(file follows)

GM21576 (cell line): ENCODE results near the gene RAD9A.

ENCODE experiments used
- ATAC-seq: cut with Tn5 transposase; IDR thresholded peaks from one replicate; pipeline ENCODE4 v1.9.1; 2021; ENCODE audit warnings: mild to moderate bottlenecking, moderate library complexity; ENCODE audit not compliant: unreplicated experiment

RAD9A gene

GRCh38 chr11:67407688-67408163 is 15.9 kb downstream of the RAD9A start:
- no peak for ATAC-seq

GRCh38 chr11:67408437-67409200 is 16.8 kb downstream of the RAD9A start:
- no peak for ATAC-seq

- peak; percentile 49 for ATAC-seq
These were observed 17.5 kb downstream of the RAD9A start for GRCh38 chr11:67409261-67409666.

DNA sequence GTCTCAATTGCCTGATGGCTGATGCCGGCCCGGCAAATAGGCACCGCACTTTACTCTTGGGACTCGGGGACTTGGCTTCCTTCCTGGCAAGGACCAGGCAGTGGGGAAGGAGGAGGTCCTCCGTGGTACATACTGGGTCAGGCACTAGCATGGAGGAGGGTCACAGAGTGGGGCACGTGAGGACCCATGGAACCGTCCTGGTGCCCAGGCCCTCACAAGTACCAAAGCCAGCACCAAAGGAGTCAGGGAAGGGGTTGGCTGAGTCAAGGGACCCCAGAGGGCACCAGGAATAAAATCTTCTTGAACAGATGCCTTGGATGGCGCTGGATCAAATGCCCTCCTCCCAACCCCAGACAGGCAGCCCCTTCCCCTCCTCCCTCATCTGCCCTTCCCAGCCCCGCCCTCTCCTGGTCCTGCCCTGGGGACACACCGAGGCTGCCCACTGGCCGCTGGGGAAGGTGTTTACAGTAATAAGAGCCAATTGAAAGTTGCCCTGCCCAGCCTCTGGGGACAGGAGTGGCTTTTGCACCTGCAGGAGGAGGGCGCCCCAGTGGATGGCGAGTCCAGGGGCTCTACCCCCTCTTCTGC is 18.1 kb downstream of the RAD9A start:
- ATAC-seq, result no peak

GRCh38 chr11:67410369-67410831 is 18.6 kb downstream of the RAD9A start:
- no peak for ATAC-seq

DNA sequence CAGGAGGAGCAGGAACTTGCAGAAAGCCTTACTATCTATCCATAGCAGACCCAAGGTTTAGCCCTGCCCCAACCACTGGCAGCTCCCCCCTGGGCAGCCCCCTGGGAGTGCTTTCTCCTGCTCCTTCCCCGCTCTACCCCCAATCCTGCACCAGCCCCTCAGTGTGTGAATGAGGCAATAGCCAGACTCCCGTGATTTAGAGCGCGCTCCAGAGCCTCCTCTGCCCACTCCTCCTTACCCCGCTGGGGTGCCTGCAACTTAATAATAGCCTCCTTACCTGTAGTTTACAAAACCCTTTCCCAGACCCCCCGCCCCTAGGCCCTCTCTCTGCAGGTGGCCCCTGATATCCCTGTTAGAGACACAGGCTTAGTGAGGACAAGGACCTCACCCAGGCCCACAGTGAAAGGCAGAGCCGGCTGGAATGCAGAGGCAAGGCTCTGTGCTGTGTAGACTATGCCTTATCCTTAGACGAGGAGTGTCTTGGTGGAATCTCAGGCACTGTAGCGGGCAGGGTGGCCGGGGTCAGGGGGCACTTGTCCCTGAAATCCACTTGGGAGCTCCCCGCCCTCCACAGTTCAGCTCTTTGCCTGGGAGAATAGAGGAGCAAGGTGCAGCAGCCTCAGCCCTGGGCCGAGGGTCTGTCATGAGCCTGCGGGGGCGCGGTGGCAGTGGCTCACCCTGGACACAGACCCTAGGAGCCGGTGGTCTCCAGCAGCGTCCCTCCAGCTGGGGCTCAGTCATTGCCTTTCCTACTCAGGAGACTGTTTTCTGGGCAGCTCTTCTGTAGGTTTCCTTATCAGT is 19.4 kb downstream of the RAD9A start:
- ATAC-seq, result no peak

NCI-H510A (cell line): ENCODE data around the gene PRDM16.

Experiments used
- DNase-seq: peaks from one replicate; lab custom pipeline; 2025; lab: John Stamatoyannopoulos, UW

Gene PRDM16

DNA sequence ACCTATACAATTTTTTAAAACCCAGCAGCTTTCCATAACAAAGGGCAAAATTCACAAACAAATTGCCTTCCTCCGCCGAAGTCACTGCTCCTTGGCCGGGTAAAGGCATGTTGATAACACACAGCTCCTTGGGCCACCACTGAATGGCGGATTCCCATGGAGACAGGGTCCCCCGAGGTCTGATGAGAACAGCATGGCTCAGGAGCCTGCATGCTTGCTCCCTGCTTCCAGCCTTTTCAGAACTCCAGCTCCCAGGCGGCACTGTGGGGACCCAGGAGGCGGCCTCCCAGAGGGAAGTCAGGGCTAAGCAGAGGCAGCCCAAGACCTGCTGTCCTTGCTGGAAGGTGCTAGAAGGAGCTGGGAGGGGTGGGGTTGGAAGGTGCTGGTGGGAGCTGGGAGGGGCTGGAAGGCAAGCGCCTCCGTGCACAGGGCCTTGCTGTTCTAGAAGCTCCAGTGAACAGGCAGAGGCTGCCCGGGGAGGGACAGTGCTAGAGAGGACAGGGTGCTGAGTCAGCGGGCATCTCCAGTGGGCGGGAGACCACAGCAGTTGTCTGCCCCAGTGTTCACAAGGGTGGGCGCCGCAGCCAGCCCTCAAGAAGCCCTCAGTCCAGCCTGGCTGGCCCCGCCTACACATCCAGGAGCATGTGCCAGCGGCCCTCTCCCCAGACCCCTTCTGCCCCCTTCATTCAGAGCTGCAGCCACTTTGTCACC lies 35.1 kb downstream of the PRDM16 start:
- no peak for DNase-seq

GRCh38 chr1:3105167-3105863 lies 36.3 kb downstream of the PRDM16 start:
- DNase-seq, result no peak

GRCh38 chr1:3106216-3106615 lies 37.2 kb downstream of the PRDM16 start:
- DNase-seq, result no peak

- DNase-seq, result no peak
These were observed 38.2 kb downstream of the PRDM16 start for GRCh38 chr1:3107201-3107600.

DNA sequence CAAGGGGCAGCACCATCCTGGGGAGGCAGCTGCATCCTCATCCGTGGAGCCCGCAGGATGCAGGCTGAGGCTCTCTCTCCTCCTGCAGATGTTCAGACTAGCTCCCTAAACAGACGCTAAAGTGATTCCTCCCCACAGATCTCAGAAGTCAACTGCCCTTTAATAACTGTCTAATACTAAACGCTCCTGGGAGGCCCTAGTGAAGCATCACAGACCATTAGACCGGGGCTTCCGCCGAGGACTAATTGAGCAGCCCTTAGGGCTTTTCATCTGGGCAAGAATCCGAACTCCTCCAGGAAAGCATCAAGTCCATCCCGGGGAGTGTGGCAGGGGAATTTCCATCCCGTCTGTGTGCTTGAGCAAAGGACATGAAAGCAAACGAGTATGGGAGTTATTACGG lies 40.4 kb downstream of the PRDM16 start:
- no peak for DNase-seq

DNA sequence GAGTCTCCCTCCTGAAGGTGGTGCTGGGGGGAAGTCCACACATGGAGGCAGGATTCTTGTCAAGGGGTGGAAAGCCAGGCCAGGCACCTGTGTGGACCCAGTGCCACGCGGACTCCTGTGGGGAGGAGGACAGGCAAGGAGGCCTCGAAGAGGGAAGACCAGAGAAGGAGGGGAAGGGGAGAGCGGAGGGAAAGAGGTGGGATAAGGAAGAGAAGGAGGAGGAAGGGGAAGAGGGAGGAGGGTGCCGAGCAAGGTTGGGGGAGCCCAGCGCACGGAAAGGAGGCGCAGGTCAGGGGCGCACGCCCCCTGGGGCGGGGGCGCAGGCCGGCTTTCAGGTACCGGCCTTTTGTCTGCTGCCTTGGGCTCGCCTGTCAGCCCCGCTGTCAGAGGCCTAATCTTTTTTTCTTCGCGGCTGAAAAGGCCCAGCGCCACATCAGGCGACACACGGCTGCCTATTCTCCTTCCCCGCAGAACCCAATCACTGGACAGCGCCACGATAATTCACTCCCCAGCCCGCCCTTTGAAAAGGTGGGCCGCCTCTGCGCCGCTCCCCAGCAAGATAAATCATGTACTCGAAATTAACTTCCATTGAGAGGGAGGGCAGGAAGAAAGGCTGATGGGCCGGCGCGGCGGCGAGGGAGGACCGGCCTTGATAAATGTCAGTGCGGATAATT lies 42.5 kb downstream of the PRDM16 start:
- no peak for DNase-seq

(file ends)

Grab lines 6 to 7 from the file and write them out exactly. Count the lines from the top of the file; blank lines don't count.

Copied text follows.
- no peak for ATAC-seq

GRCh38 chr11:67408437-67409200 is 16.8 kb downstream of the RAD9A start: